In addition to his work in computing and codebreaking, Turing displayed his versatility by venturing into mathematical biology. In a pioneering paper titled "The Chemical Basis of Morphogenesis" published in 1952, Turing explored the principles underlying biological pattern formation. He proposed a theoretical model for how complex patterns, such as animal markings, could arise from simple chemical reactions. Decades later, his ideas were confirmed with the discovery of the Belousov-Zhabotinsky reaction, validating his significant contribution to the field of mathematical biology.

The Tragic Legacy and Recognition

Persecution and Tragedy

Despite his invaluable contributions to the war effort and scientific advancements, Turing faced severe persecution in his personal life due to his homosexuality. In 1952, he was prosecuted for "gross indecency" under the prevailing laws criminalizing homosexual acts. Rather than facing imprisonment, he opted for hormone treatment, or "chemical castration," which had devastating effects on his physical and mental health.

Apology and Posthumous Recognition

In 2009, more than half a century after Turing's tragic death, British Prime Minister Gordon Brown issued an official public apology on behalf of the British government for "the appalling way he was treated." In 2013, Queen Elizabeth II granted Turing a posthumous pardon. These gestures aimed to rectify the injustice faced by Turing, acknowledging his immense contributions and the immense toll that discriminatory laws took on his life.

The Alan Turing Law

In 2017, the United Kingdom passed an informal term known as the "Alan Turing law," which retroactively pardoned men cautioned or convicted under historical legislation that outlawed homosexual acts. This legislative change aimed to correct the historical injustice faced by Turing and many others and to recognize their valuable contributions to society.

Legacy and Commemoration

Statues and Commemorative Items

Alan Turing's legacy is commemorated in various ways, including statues and the inclusion of his image on the current Bank of England £50 note. The banknote, released to coincide with Turing's birthday, serves as a tribute to his profound influence on the development of computers and artificial intelligence.

Annual Award for Computer Science Innovations

To honor Turing's contributions to computer science, an annual award is dedicated to recognizing exceptional innovations in the field. The award serves as a celebration of Turing's pioneering work and the continued advancements inspired by his legacy.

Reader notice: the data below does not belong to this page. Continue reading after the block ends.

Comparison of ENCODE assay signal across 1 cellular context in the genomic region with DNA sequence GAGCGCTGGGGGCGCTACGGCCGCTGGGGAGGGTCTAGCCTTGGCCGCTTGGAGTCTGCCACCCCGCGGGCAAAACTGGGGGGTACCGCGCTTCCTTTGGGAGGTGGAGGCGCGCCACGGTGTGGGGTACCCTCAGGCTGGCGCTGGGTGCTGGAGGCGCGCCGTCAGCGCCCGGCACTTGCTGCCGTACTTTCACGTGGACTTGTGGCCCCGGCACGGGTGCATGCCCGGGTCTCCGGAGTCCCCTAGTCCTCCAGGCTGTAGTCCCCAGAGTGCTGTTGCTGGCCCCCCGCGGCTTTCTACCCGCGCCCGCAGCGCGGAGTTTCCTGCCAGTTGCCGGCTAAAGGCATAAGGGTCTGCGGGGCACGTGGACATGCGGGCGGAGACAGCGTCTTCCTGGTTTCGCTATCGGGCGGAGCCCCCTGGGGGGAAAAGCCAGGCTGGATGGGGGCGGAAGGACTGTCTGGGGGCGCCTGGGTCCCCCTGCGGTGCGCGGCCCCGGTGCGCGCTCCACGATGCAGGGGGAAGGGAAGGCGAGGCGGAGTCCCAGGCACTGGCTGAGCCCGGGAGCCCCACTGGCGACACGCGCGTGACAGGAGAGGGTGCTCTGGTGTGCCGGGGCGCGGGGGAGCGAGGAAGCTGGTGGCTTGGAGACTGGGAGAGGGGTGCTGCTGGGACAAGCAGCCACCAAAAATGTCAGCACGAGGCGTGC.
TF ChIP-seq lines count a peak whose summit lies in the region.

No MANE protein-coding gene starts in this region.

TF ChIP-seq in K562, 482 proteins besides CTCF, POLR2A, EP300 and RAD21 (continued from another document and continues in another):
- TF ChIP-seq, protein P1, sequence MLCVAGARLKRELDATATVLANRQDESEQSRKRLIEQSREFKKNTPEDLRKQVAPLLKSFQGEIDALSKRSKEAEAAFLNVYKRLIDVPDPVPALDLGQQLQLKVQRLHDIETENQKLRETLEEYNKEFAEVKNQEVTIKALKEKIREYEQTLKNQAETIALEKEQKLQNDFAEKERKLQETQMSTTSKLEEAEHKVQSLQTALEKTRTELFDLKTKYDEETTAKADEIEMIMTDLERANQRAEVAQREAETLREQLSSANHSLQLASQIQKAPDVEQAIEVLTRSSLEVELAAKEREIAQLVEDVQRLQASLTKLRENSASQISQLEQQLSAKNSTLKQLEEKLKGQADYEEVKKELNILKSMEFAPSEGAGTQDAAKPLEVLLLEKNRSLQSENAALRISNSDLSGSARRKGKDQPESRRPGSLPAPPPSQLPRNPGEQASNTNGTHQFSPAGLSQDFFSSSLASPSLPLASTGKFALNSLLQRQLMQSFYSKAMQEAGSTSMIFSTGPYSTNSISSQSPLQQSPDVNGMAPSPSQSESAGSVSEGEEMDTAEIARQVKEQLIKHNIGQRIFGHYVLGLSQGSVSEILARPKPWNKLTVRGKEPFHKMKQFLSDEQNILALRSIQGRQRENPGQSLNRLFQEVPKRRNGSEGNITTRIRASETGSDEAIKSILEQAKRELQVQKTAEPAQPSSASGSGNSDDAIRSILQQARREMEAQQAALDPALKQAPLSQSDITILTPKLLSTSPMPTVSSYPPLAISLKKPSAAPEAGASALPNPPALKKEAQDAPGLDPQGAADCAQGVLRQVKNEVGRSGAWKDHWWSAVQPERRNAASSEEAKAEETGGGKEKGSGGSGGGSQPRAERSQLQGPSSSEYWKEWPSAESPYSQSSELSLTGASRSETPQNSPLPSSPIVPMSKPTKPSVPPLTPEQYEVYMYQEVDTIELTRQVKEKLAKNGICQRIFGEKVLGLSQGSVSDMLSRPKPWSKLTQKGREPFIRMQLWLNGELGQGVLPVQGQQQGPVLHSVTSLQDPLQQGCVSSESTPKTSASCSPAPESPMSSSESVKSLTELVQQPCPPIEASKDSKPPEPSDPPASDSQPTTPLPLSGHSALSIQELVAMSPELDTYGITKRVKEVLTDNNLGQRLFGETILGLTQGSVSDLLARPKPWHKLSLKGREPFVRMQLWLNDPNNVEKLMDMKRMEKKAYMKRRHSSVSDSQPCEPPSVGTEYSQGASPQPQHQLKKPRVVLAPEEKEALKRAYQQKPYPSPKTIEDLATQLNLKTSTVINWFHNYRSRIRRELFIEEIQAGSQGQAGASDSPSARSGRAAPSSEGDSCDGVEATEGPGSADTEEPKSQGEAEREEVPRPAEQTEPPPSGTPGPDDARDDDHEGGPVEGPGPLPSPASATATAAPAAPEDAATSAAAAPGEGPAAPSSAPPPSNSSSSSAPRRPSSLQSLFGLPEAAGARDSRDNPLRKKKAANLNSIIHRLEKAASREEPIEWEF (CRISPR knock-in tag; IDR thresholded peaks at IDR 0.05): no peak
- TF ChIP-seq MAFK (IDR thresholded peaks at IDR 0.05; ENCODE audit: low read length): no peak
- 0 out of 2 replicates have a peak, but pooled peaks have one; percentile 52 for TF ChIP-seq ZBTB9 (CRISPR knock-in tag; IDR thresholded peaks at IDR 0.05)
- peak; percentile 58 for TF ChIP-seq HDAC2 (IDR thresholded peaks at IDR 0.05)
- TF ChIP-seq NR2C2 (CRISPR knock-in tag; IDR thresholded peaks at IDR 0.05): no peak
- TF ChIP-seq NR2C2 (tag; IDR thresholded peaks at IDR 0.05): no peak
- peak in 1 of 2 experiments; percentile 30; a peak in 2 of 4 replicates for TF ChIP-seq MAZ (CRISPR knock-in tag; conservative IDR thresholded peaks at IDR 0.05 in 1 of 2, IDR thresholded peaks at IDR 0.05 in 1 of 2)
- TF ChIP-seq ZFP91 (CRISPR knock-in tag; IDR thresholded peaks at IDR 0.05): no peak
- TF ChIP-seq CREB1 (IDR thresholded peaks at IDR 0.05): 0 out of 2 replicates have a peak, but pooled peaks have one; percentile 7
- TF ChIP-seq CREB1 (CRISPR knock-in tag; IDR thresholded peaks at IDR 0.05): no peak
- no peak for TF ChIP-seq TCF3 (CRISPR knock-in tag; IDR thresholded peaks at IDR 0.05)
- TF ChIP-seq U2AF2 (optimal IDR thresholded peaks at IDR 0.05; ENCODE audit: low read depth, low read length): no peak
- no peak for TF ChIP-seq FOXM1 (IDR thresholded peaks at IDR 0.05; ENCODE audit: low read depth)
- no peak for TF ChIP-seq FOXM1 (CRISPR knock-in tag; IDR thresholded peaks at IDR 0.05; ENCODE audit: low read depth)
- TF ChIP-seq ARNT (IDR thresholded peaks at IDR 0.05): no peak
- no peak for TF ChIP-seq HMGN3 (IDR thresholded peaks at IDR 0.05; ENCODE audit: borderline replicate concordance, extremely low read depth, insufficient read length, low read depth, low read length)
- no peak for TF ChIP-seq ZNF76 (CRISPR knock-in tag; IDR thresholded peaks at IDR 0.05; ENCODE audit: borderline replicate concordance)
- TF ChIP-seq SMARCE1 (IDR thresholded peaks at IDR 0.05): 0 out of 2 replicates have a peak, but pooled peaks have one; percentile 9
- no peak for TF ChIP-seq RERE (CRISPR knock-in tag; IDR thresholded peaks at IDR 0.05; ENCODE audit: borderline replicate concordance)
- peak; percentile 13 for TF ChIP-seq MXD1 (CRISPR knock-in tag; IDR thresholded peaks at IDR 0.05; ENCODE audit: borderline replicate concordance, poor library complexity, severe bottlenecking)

Greatest Person of the 20th Century

In a 2019 BBC series, the audience voted to name Alan Turing the "greatest person of the 20th century." This acknowledgment reflects the widespread recognition of Turing's profound impact on science, technology, and society at large.


Alan Turing's enduring legacy as the father of artificial intelligence and his groundbreaking work in theoretical computer science have significantly contributed to British heritage. His genius and contributions during World War II in breaking German codes undoubtedly saved countless lives and significantly impacted the outcome of the war. Turing's pioneering concepts, such as the Universal Turing Machine and the Turing Test, have shaped the modern world, laying the groundwork for the digital age and the development of artificial intelligence. Despite the personal challenges he faced, Turing's brilliance and innovations have secured him a place among the most influential figures in the history of science and technology. His life and work serve as an enduring testament to the power of human intellect and the enduring impact of curiosity and innovation.

Reviews (0)
No reviews yet.

The seeks to recognize individuals who have attained excellence and international renown in their chosen professional fields, and whose actions, in addition to their achievements, embody the character of the British people through commitment to British values, the British community and/or to Great Britain. Beyond demonstrated qualities of achievement and commitment, the serves to recognize the British Heritage contribution to the betterment of mankind.